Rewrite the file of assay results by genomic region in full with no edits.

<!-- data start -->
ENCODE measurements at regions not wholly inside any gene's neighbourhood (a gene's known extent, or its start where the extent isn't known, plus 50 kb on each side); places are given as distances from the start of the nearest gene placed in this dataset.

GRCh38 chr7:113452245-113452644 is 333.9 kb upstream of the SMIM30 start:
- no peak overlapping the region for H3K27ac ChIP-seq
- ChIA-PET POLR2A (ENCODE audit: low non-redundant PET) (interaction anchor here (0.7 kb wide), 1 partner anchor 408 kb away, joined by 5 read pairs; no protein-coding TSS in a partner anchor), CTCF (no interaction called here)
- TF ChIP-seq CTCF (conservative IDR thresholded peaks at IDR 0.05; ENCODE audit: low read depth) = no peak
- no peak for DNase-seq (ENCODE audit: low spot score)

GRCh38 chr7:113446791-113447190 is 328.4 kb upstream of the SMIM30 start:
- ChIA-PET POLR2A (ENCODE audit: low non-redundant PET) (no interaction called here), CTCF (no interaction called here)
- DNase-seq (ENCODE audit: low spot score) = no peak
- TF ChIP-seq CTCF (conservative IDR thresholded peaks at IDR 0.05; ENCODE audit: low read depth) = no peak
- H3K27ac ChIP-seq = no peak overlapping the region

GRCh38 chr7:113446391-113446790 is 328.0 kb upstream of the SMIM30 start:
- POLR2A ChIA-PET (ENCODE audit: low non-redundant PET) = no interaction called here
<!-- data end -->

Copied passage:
ENCODE measurements at regions not wholly inside any gene's neighbourhood (a gene's known extent, or its start where the extent isn't known, plus 50 kb on each side); places are given as distances from the start of the nearest gene placed in this dataset.

GRCh38 chr7:113452245-113452644 is 333.9 kb upstream of the SMIM30 start:
- no peak overlapping the region for H3K27ac ChIP-seq
- ChIA-PET POLR2A (ENCODE audit: low non-redundant PET) (interaction anchor here (0.7 kb wide), 1 partner anchor 408 kb away, joined by 5 read pairs; no protein-coding TSS in a partner anchor), CTCF (no interaction called here)
- TF ChIP-seq CTCF (conservative IDR thresholded peaks at IDR 0.05; ENCODE audit: low read depth) = no peak
- no peak for DNase-seq (ENCODE audit: low spot score)

GRCh38 chr7:113446791-113447190 is 328.4 kb upstream of the SMIM30 start:
- ChIA-PET POLR2A (ENCODE audit: low non-redundant PET) (no interaction called here), CTCF (no interaction called here)
- DNase-seq (ENCODE audit: low spot score) = no peak
- TF ChIP-seq CTCF (conservative IDR thresholded peaks at IDR 0.05; ENCODE audit: low read depth) = no peak
- H3K27ac ChIP-seq = no peak overlapping the region

GRCh38 chr7:113446391-113446790 is 328.0 kb upstream of the SMIM30 start:
- POLR2A ChIA-PET (ENCODE audit: low non-redundant PET) = no interaction called here